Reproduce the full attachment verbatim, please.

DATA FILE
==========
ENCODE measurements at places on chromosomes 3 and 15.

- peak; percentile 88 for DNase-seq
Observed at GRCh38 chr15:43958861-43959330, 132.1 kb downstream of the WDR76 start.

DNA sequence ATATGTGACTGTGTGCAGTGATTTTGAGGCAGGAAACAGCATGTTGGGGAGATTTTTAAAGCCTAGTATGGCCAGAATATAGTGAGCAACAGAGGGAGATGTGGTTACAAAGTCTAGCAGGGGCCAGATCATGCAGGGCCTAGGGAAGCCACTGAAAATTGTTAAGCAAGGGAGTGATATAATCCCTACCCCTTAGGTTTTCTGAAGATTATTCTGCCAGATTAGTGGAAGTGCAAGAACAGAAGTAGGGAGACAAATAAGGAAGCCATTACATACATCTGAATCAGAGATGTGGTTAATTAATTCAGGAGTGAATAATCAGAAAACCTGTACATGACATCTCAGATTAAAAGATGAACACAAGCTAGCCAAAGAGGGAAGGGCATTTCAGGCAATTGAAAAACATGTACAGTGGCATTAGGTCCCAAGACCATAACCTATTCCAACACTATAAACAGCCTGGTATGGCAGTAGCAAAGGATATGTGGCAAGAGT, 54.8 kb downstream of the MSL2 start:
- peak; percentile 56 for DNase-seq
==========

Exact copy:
ENCODE measurements at places on chromosomes 3 and 15.

- peak; percentile 88 for DNase-seq
Observed at GRCh38 chr15:43958861-43959330, 132.1 kb downstream of the WDR76 start.

DNA sequence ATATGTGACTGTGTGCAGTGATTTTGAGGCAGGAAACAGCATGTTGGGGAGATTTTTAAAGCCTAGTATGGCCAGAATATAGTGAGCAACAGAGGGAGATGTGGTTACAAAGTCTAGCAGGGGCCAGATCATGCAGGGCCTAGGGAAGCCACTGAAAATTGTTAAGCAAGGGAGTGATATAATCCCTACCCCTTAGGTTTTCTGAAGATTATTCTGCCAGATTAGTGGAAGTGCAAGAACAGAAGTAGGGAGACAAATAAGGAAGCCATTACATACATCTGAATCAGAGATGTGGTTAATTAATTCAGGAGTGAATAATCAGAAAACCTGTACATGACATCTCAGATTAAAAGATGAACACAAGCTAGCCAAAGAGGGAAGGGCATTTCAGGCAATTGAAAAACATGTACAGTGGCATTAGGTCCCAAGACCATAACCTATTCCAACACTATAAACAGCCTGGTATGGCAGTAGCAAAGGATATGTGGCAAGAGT, 54.8 kb downstream of the MSL2 start:
- peak; percentile 56 for DNase-seq